For teachers, Back-To-School Means Back to the Library

Imagine it’s the Lunar New Year, or Black History Month, or Dia De Los Muertos, or Valentine’s Day. No matter the occasion, from national holidays to thematic concepts, the Library has educational resources and materials that aren’t typically provided by schools. 

To help fill this gap in supplemental materials, the Library gives teachers special access to our collection, giving students the opportunity to take their education on a particular subject beyond the textbook. For example, an elementary school teacher beginning a unit on empathy could select books about kindness to put in their classroom to help drive the point home.

A teacher talking about the history and ramifications of slavery, opens a new window has access to documentaries to screen like other cardholders, but they also have special access to books, eBooks, and audiobooks in amounts not available to the general public.

There are four types of collections teachers can request: general collections geared towards a specific grade or reading level; themed collections based on a specific topic; sets of the same fiction or nonfiction book for the whole class; and independent reading collections based on accelerated, leveled, or guided reading.

“Teacher use books and other materials in their classrooms for a variety of reasons,” said Susan Wood, Library Services Specialist in the Outreach Department who helps field educator requests. “Some have accelerated readers who need access to more challenging books. Some use the Library collections for book report assignments, while others like to have them on display in the classroom to encourage general browsing or quiet reading time. Teachers curate collections for their curriculums, group study, and storytimes too.”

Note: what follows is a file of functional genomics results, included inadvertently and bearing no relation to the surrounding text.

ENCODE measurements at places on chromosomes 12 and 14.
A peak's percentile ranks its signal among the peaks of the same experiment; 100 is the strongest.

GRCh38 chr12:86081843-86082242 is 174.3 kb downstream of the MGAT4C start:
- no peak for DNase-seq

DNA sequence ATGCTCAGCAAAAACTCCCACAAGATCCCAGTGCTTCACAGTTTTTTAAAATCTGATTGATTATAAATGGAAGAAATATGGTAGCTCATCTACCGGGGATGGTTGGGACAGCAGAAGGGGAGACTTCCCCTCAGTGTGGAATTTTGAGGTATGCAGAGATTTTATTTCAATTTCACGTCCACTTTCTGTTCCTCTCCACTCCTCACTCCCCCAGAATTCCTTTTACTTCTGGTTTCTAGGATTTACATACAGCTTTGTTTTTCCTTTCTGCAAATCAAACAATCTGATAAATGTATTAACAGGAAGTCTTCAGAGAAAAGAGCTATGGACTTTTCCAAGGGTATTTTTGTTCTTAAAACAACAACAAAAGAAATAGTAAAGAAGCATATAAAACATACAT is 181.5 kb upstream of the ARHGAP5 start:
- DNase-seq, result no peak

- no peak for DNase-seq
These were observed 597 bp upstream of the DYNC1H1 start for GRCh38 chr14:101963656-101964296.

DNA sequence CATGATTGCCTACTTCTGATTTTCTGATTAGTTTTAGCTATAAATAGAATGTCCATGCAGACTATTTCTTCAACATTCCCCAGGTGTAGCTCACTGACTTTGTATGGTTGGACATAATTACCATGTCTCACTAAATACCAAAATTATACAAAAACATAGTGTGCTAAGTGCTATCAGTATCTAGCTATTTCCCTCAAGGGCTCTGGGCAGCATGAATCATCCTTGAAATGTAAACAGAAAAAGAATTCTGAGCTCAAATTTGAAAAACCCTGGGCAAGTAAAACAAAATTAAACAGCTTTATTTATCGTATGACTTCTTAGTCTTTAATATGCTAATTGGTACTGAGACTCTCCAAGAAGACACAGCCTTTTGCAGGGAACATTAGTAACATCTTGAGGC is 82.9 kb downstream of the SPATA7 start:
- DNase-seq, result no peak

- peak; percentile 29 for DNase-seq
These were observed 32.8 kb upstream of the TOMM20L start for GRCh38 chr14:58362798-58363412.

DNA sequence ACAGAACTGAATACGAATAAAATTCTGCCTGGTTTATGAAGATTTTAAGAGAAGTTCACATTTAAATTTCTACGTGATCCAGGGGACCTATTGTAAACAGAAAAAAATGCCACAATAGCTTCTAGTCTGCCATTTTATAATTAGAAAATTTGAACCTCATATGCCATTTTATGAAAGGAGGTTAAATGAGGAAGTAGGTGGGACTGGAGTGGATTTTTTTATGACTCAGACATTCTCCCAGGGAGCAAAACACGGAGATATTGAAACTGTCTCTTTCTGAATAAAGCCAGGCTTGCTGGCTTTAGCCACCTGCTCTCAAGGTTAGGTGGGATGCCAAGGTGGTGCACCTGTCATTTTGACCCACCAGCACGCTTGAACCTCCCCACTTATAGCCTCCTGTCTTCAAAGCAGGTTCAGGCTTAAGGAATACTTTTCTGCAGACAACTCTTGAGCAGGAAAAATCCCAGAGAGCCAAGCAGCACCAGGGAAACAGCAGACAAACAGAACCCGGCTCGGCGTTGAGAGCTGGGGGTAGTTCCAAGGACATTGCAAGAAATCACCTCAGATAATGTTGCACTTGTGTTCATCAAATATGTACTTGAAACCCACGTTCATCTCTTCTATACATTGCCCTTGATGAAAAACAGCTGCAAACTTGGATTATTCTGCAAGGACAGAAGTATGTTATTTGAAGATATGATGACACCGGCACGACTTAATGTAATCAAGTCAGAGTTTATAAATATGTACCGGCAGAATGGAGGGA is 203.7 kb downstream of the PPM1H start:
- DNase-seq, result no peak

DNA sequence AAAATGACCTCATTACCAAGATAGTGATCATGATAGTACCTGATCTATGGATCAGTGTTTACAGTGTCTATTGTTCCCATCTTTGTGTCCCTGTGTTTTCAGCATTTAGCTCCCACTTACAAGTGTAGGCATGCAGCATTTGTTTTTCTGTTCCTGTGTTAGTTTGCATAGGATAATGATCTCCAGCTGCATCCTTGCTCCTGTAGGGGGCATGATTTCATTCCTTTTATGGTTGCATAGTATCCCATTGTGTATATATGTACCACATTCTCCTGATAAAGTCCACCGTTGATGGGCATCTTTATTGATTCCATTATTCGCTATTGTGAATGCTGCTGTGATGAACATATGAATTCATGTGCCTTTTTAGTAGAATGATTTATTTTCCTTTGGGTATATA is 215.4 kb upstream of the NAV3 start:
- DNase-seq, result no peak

By simply filling out a form, opens a new window with two weeks lead time, teachers can have materials delivered to their schools by using their educator Library card, opens a new window. In order to qualify for delivery, five educators from the same school must submit collection requests. If there are not five, the branch can still pull the materials and the teacher can pick them up or wait for more teachers from their school to sign up. 

Besides collections and a special Library card, teachers also have access to a host of Library perks created for them. They have access to email and telephone support at any time for book, documentary, and movie recommendations. Downloadable cards are available for classes using electronic devices or Playaway audiobooks. And just like the public, they enjoy free access to all Library databases and online resources, opens a new window, such as KidSpace, opens a new window.

The best part? You don’t have to teach a traditional classroom setting to qualify for a card! The Library defines educators as substitute teachers, student teachers, traditional school teachers from preschool on up, school librarians, home school instructors, certified Type-B in-home childcare providers, and adult day care workers. The educator card allows cardholders to check out up to 200 items (except videocassettes and DVDs), request teacher collections and delivery, and access downloadable materials.

The Library understands that access to knowledge is fundamental. Providing educators with more materials to spread knowledge and enrich young minds is something that brings us great pride. 

Please note: Materials borrowed with an educator card will not accumulate fines, but become overdue after the final renewal date. After the final renewal date, card privileges may be suspended. Contact your Children’s Librarian for additional information about educator cards. To request a teacher collection click here, opens a new window.